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  26 Oct 2021, 12:05

Albanian artist offers 'therapy' with portraits painted in coffee

   DURRES, Albania, Oct 26, 2021 (BSS/AFP) - Albanian artist David Kryemadhi

douses his brush with coffee and carefully sketches the face of a cafe
customer, hoping the offer of a free portrait will bring cheer amid the
anxiety of the pandemic. Many Albanians regard cafes as a vital institution
and punctuate most days with caffeinated outings -- the country of 2.8
million reputedly has one of the highest numbers of cafes in the world per
head of population.

  "Art and coffee help a lot of people," Kryemadhi told AFP in the seaside
city of Durres.

  "The moment of calm and reflection while painting a portrait helps the
other person gain self-confidence and see the world with a positive synergy,
a more open eye."

  Kryemadhi uses coffee like watercolour paints, composing portraits with a
rich, brown patina -- adding water to create different shades.

  In the cafes of Albania, he has found a natural setting for his brand of
art therapy.

  To find subjects to paint, he strikes up conversations with customers
before offering a free portrait.

  "It did me so much good," said student Alexsandra while waiting for her
portrait to dry. "I find in this painting all my emotions, my torments, my
thoughts."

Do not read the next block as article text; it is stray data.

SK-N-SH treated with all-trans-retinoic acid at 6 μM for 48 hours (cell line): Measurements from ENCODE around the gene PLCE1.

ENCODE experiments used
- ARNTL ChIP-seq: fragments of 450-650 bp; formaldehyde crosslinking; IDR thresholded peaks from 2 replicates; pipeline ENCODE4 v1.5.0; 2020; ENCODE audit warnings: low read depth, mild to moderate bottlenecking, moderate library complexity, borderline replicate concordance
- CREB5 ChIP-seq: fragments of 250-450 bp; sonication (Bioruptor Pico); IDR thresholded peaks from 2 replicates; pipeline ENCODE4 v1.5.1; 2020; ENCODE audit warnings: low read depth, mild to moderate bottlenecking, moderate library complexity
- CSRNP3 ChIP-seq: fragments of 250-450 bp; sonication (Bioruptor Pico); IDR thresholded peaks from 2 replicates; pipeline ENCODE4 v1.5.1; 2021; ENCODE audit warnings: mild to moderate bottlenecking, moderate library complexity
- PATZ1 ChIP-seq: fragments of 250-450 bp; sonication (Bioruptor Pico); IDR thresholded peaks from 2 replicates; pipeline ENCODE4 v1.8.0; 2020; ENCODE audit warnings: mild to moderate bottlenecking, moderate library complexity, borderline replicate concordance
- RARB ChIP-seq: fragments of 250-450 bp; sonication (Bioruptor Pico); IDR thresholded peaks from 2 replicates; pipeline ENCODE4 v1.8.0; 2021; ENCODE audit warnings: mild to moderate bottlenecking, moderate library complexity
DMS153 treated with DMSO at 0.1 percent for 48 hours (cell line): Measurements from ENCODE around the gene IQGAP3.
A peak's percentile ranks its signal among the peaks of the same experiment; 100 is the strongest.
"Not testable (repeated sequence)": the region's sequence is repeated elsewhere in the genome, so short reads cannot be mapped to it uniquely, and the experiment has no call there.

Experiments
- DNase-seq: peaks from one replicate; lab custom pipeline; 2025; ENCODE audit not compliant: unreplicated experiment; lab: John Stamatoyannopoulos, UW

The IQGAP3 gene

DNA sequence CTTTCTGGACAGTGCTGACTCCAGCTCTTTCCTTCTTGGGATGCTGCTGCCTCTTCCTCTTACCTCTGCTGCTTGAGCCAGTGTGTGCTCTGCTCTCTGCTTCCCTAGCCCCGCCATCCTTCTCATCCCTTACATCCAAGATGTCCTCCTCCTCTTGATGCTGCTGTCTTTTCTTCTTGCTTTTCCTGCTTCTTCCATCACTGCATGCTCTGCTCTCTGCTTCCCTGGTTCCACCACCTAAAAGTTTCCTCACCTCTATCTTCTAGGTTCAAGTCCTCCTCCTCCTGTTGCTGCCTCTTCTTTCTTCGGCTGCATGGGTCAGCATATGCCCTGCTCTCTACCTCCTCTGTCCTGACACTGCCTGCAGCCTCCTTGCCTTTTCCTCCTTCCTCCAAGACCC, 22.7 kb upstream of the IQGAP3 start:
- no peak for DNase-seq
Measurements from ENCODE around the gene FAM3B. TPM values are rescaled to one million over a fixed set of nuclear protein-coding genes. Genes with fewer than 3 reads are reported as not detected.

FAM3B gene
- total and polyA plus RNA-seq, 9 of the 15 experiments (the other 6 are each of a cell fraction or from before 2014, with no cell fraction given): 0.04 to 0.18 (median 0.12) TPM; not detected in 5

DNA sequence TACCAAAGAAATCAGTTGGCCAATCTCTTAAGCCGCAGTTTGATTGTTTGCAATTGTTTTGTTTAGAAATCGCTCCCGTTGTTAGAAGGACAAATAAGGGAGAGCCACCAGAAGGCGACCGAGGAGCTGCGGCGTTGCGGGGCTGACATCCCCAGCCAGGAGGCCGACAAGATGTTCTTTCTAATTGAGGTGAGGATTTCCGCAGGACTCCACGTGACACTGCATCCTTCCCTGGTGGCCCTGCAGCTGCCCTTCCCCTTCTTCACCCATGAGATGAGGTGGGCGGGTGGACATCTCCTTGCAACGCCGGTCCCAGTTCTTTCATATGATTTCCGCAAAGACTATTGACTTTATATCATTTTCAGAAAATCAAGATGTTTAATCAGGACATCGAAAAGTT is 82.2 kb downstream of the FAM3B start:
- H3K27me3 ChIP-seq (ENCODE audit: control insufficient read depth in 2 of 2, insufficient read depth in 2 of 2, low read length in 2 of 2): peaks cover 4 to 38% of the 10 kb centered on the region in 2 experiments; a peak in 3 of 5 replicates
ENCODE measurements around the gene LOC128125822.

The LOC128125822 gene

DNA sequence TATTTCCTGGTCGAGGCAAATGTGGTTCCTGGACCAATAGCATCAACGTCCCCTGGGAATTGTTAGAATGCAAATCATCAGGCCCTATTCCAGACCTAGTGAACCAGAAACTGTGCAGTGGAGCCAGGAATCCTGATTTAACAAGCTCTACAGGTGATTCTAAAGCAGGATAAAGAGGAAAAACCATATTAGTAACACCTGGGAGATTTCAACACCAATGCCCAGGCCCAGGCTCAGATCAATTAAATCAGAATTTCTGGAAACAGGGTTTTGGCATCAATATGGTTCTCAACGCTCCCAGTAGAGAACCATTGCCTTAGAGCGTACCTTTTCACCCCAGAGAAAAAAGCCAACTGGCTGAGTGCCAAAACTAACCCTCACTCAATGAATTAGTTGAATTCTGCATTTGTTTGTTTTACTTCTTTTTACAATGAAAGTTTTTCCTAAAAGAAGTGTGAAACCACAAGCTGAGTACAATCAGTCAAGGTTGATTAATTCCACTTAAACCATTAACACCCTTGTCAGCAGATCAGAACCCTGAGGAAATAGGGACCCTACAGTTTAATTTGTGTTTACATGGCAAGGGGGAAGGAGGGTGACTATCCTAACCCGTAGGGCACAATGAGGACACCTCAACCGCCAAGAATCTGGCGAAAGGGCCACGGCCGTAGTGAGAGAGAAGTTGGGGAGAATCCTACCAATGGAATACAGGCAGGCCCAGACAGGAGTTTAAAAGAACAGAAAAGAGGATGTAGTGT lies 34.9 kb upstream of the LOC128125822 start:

- 'Successful therapy' -

  Eva Allushi from the University of Durres explains that cafes in Albania
are "an essential form of social life" where people feel free to express
themselves.

  "The novelty in David's art is the fact that he builds bridges with his
fellow travellers in this Albanian institution," she said.

  According to Albania's Institute of Statistics, the country has roughly 600
cafes per 100,000 people -- one of the highest in the world.

  Kryemadhi said he hoped his portraits would help alleviate some of the
stress caused by coronavirus in Durres, an area still recovering from a
devastating earthquake in 2019 that killed dozens and left thousands more
homeless.

  "Coffee art is one of the most successful therapies," said Kryemadhi.

  "It helps to overcome difficult situations such as those experienced with
this pandemic or with the earthquake."

 

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